During the MASTFiR course (MA in Screenwriting for Televion and Film - Retreat) you will cover writing for feature film and television as well as new developments such as web drama. You will develop a range of ideas, then go on to write film and television outlines, and several drafts of a feature film screenplay, a TV single drama, or a TV series or serial bible and sample episodes. You will be immersed in a creative atmosphere conducive to concentrated learning and group interaction; a core unit is the Development Lab, where you will present your work in progress to the group for criticism and feedback, and experiment with co-writing.

You will also meet and work with industry and independent producers, directors, agents, writers and actors to provide a production context. We have recently had guests from Working Title, Channel Four, the BBC, Script Factory, Blake Friedmann Agency and many others.

See the website https://www.royalholloway.ac.uk/mediaarts/coursefinder/mascreenwritingfortelevisionandfilmretreat.aspx

Why choose this course?

- in the fast-changing world of digital drama, new media and new film markets, you will become skilled in producing strong and original fiction writing.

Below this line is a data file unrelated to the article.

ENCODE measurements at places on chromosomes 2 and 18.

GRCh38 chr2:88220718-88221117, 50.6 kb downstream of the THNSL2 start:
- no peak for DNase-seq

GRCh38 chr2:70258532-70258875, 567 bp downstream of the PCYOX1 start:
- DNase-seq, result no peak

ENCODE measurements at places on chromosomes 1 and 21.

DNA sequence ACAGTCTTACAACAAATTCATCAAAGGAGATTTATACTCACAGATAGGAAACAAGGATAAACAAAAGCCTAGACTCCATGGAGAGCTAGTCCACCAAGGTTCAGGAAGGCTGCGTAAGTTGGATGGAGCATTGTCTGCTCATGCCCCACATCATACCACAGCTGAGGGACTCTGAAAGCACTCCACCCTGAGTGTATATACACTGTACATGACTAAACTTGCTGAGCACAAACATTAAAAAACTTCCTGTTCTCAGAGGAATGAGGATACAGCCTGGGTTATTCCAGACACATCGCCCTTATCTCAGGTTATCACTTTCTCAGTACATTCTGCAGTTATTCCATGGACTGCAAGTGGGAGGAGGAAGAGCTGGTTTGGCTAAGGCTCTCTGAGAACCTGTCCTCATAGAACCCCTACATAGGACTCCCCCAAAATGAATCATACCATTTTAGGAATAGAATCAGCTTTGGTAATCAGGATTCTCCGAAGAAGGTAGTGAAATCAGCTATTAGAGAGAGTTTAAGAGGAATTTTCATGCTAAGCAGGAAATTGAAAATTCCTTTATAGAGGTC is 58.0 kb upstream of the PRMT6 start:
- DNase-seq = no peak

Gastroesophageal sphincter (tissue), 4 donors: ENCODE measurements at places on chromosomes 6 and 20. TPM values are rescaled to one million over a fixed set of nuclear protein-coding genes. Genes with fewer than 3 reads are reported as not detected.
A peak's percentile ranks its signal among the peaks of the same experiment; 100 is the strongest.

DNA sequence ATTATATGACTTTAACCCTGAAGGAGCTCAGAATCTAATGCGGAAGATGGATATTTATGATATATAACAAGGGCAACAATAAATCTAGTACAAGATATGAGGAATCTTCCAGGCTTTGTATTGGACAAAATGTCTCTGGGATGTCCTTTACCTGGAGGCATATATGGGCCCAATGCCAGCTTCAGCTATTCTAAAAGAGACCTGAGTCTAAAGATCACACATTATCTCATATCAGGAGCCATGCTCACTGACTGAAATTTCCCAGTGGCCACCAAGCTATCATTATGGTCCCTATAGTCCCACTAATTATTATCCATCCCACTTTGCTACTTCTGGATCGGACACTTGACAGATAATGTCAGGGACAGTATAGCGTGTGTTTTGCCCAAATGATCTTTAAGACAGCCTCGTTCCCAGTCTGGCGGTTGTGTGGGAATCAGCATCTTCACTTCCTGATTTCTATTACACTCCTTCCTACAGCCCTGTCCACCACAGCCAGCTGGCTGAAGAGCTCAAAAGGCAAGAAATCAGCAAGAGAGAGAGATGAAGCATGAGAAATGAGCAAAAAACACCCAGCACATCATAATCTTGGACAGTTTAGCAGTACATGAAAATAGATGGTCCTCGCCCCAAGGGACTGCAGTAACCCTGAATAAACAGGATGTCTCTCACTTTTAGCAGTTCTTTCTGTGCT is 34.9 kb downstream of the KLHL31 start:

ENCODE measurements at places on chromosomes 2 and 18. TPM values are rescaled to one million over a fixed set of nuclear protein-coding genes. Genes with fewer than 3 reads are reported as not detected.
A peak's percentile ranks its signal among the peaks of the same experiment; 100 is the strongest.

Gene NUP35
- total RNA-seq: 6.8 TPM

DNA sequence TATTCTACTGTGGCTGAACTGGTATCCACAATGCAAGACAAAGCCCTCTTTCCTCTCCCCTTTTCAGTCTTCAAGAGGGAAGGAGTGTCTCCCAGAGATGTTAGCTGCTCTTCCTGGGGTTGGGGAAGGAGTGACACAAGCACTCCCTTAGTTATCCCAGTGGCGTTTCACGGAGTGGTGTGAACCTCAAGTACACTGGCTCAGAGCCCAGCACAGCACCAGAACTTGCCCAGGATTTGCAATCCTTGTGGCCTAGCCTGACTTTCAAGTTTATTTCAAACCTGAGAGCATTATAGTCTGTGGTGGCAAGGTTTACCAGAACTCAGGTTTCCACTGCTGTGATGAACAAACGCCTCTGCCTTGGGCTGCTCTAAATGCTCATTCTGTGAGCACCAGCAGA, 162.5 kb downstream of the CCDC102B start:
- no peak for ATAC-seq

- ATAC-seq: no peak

- the course director is Ivan Levene, a practising screenwriter and script editor with over 15 years of experience in the industry. He currently has two produced feature films, and has been involved in the development of numerous other film and TV projects, including a recent major international release. Before this he worked in acquisitions and development, advancing over £15m of film and TV production from inception to marketplace. Current commissions include a supernatural thriller with Matthew Rhys, and a biopic set in Gilded Age New York about Harriet Hubbard Ayer - socialite, proto-feminist, and the first person to create an international cosmetics business.

- teaching television is screenwriting lecturer Adam Ganz, whose TV credits include Pillow Talk and Murder Without Motive; and guest lecturing in television are Gillian Gordon and Jonathan Powell.

- despite the first students only graduating in 2008, we have already had a host of successes with many of our students finding success in the industry.

- you will meet and work with industry and independent producers, directors, agents, writers and actors to provide a production context. We have recently had guests from Working Title, Channel Four, the BBC, Script Factory, Blake Friedmann Agency and many others.

Department research and industry highlights